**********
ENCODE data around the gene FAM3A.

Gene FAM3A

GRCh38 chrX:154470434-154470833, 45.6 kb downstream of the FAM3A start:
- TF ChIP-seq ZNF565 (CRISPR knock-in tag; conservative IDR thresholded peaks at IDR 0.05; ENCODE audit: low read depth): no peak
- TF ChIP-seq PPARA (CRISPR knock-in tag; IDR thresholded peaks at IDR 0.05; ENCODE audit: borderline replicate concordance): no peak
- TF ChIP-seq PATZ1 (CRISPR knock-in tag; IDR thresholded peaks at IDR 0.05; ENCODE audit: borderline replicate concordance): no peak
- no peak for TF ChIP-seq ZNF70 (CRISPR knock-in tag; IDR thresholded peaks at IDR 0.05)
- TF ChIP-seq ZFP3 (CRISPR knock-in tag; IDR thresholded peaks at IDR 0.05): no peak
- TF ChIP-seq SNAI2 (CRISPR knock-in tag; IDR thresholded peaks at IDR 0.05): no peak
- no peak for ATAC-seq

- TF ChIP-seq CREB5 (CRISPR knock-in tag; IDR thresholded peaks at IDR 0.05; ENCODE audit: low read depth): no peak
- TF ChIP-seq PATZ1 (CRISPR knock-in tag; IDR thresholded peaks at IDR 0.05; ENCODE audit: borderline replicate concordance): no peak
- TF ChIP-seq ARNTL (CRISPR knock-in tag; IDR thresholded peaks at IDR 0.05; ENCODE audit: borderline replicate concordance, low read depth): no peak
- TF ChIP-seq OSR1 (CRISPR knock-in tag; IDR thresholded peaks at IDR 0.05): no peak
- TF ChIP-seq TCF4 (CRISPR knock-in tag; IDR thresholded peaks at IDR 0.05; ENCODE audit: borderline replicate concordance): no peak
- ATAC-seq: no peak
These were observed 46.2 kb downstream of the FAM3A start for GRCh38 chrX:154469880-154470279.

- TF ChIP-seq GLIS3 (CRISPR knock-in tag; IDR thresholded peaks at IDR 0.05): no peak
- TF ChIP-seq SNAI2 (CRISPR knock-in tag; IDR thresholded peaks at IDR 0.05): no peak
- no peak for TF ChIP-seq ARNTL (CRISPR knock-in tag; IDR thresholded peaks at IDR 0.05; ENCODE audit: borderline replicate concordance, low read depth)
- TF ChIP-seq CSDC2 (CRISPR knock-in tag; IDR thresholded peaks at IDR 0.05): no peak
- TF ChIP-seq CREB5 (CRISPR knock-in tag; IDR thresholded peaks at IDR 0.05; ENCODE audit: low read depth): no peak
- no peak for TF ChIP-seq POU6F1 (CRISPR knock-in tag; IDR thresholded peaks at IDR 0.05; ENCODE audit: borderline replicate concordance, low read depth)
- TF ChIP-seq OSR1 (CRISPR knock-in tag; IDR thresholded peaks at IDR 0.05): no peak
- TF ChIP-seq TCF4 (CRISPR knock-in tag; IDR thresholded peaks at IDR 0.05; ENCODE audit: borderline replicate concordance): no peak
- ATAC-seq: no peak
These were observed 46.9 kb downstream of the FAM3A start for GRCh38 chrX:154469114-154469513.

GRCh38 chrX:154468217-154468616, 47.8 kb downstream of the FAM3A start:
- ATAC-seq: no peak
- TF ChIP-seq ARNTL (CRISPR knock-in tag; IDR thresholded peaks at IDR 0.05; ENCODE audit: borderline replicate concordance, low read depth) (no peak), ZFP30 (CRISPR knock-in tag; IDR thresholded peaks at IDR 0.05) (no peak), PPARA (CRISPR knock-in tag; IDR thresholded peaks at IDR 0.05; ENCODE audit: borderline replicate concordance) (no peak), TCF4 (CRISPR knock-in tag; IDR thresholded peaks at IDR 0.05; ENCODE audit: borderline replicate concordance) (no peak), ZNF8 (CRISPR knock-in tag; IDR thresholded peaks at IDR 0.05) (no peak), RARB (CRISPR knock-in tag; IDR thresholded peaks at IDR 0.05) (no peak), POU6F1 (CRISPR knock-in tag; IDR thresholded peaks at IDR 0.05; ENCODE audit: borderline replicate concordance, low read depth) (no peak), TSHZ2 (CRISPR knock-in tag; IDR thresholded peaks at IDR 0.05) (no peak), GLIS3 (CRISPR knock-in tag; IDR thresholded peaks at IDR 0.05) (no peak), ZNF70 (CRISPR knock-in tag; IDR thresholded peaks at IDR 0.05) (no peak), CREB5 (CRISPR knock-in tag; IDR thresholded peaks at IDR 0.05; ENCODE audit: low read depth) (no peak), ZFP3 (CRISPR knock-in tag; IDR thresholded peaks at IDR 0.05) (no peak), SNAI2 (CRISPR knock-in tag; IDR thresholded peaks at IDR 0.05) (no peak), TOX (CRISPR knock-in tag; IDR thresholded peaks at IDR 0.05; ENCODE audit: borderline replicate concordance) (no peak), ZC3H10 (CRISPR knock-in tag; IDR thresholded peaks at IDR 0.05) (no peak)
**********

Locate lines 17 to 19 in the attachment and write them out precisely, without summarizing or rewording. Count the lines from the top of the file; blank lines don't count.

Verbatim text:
These were observed 46.2 kb downstream of the FAM3A start for GRCh38 chrX:154469880-154470279.

- TF ChIP-seq GLIS3 (CRISPR knock-in tag; IDR thresholded peaks at IDR 0.05): no peak
- TF ChIP-seq SNAI2 (CRISPR knock-in tag; IDR thresholded peaks at IDR 0.05): no peak